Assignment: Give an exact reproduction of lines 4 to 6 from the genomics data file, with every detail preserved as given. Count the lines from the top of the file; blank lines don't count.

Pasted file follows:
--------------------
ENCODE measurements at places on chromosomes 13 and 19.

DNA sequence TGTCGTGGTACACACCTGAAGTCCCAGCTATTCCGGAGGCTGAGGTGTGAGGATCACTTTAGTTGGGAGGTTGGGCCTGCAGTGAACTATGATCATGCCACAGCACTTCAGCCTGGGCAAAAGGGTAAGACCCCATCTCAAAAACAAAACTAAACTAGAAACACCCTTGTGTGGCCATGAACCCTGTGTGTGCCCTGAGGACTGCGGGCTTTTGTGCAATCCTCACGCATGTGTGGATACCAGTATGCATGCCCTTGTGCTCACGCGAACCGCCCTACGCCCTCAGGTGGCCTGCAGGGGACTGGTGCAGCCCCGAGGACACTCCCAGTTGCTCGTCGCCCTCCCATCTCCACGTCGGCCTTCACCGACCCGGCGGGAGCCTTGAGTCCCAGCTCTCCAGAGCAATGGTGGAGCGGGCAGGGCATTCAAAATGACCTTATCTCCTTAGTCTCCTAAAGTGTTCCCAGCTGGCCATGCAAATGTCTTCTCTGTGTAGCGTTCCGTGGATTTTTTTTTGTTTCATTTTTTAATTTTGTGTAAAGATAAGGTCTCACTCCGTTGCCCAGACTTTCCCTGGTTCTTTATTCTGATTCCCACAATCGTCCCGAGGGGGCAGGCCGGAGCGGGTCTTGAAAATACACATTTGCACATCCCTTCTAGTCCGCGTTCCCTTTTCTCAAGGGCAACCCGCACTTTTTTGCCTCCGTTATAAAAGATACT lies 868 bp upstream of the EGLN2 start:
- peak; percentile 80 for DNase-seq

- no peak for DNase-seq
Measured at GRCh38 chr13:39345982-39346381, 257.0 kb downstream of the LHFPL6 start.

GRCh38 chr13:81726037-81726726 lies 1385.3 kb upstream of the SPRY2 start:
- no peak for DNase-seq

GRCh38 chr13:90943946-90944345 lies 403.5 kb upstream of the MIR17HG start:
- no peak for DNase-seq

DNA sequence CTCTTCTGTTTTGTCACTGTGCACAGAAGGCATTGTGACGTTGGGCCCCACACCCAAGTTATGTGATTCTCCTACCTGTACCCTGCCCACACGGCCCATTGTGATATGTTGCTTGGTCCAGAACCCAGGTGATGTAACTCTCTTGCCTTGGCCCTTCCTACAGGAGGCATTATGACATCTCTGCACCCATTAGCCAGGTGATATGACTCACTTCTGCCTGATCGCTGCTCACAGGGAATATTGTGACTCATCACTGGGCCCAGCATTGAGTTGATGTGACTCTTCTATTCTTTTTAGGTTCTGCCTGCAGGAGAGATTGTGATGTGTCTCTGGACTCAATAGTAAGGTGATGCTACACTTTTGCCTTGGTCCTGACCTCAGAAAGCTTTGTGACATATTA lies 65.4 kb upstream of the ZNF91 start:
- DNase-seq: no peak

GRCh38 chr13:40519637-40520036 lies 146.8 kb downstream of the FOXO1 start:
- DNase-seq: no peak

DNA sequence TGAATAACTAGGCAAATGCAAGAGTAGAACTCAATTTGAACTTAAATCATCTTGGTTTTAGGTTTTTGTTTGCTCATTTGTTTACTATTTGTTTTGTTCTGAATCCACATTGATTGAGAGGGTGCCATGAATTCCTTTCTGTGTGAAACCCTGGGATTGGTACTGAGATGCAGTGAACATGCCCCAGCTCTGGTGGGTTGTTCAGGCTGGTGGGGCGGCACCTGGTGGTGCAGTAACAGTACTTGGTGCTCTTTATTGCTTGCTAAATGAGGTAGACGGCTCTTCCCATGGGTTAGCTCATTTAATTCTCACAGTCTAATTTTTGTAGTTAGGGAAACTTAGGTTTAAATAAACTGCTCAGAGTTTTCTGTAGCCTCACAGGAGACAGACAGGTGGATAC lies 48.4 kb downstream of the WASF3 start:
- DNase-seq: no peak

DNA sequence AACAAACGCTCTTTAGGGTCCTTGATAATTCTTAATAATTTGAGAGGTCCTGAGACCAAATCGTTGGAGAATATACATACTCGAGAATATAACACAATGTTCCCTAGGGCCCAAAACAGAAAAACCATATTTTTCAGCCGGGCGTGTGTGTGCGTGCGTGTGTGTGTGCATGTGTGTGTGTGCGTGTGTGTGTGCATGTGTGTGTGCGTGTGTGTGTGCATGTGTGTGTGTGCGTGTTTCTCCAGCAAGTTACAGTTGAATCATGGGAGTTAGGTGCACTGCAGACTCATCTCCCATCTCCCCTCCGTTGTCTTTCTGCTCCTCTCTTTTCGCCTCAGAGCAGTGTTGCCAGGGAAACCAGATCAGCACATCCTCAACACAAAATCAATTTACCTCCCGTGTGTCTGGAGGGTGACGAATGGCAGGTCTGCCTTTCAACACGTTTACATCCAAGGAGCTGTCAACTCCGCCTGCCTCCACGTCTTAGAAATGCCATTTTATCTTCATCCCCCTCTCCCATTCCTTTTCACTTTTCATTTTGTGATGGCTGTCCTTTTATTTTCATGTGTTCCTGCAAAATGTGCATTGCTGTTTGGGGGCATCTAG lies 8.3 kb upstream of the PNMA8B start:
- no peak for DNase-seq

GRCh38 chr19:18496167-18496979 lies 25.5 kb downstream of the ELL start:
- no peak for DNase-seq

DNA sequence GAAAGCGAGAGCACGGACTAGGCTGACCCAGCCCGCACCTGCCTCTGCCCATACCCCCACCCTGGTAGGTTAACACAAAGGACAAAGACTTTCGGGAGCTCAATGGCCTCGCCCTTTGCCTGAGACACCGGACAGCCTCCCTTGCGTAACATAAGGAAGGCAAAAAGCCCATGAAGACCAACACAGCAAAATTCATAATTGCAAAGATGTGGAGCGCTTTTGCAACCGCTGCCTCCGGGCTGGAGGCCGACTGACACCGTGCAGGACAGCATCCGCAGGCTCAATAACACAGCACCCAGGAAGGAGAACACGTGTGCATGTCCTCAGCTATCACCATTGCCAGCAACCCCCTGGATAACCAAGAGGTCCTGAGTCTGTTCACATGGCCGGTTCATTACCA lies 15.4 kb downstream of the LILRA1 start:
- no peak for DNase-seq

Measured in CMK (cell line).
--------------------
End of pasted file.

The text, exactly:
- no peak for DNase-seq
Measured at GRCh38 chr13:39345982-39346381, 257.0 kb downstream of the LHFPL6 start.

GRCh38 chr13:81726037-81726726 lies 1385.3 kb upstream of the SPRY2 start: